For about two years. The decision to make motherhood a full time job was actually a welcome change. Until I realised I don’t have money of my own on a regular basis and that really created a huge vortex of emotion.
A week after the meltdown in our Jakarta apartment, I returned to Singapore with my son, Dominic. Chaperoned by my mother and a suitcase with what seemed like non-essentials, the days were filled with darkness and anger. Confusion at what had happened and pain that no words could describe.
Two months of hibernation later, I found myself at a cafe, sitting opposite the owner of a private education organization, interviewing for a job. I felt like fish out of water, wondering how do I not appear ordinary (which was how I felt).
“How do you see yourself contributing to the business, Adele?”
Stumped. I think I rattled off some canned type answers I remembered reading 20 minutes before I got to the cafe in an article that appeared in the organic results of google search “how to answer interview questions”.
Half an hour later, “When would you like to start?”
What?! Start what? Did I get the job? Ok, I had concerns. I had questions. I have a son. I don’t have help to look after him. I needed to speak my mind. But what if I spoke my mind and lost that opportunity? What if it was not acceptable to say anything out of the ordinary? What if…
“Mr Song, I need to be honest with you. I am … now… more recently… a single mother. My son is not even two years old and I need to sort out childminding arrangements. I would love to work with you however I can’t do a full shift like most people do. The best I can do is come in after my mother returns from her part-time work in the morning and do a half day shift with you. That means I can get to you by about 1pm and I need to be home by 7pm so that I can do the night shift with my son. I know this is probably not what you are expecting but this is the best I can do until I have a more solid arrangement at home.”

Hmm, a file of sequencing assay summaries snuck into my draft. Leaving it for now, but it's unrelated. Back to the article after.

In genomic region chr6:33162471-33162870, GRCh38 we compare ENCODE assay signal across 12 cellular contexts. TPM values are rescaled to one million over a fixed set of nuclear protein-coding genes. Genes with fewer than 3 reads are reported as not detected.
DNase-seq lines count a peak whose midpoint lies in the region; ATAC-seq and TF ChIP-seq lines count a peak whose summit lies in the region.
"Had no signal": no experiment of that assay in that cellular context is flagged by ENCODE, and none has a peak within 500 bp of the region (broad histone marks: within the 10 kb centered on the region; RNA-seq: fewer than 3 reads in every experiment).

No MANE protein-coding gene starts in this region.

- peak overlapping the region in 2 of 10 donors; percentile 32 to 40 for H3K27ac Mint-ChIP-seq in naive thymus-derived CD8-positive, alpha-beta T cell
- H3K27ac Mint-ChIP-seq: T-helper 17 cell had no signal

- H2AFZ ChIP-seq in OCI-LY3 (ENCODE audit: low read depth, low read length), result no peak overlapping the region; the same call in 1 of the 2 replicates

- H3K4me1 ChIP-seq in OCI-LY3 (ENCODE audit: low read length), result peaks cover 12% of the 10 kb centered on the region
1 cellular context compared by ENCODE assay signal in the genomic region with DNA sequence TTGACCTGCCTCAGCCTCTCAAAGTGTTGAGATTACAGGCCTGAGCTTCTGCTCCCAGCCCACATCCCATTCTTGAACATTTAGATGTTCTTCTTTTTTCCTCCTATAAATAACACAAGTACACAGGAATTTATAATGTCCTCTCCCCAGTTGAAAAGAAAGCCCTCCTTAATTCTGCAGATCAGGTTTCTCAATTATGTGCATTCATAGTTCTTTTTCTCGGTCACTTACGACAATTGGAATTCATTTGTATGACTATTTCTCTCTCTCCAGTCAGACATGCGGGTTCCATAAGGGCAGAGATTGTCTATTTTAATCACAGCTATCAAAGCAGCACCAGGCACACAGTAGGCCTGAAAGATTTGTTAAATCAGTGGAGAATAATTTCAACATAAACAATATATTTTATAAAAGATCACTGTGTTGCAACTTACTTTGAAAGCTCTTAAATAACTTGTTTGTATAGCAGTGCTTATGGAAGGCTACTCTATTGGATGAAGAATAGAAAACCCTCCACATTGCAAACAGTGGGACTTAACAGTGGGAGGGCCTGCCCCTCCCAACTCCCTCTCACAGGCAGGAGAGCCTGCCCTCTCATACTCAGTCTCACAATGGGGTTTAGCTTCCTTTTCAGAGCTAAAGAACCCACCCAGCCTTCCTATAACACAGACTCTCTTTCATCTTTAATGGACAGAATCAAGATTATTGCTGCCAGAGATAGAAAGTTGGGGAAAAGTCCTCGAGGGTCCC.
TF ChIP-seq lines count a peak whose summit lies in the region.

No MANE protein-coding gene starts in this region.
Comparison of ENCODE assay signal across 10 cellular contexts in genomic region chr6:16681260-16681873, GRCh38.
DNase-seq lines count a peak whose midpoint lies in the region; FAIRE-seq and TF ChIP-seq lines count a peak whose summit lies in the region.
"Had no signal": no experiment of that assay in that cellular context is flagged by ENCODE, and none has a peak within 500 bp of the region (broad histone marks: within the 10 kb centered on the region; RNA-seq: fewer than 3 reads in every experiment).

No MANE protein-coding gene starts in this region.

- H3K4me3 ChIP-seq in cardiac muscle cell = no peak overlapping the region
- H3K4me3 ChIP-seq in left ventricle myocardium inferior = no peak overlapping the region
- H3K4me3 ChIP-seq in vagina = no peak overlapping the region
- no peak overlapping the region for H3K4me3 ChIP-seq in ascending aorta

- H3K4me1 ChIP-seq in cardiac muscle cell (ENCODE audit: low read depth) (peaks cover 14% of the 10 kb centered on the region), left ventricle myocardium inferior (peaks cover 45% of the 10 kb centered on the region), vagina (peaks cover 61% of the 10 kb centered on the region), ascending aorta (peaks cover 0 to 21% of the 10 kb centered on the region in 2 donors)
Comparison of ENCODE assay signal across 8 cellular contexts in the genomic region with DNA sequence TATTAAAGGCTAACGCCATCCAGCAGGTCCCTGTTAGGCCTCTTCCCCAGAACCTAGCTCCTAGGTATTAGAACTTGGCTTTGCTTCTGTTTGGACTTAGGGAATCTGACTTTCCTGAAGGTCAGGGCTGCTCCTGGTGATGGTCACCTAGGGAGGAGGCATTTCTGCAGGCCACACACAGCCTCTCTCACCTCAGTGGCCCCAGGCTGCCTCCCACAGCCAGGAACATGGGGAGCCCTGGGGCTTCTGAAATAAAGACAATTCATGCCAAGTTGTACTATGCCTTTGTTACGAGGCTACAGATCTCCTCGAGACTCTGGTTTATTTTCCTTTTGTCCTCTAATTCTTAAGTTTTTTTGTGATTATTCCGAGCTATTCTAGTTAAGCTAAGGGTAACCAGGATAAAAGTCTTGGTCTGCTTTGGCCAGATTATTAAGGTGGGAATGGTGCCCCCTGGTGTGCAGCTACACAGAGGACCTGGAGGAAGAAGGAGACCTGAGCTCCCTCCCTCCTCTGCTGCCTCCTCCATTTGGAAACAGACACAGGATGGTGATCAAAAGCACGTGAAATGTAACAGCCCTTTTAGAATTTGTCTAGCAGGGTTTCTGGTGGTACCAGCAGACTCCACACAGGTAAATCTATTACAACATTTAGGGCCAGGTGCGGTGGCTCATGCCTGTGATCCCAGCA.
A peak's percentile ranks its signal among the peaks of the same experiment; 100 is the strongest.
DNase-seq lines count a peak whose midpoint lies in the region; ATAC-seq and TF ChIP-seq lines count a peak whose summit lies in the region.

Crap. That’s it. Wait for the rejection. Adele, you twat. It is a job, you need the money, you do what you need to do and turn up for work. If you can’t sort this out, when are you ever gonna get your life together?
“Yes, that’s fine. I understand that you have just returned and divorce is never an easy thing to deal with. I appreciate your honesty and I am ok with that arrangement. So see you at 1pm tomorrow?”
That 30 seconds felt like the skies have opened up, unicorns were flying above me, and there were not one but four rainbows spitting confetti that was raining down on me.
“Yes! Thank you! I will see you tomorrow!”
I struggled for months to find words to describe my life up till that point.
Finally, i found my word: Hope.
Tomorrow at 1pm: I am… a business development consultant.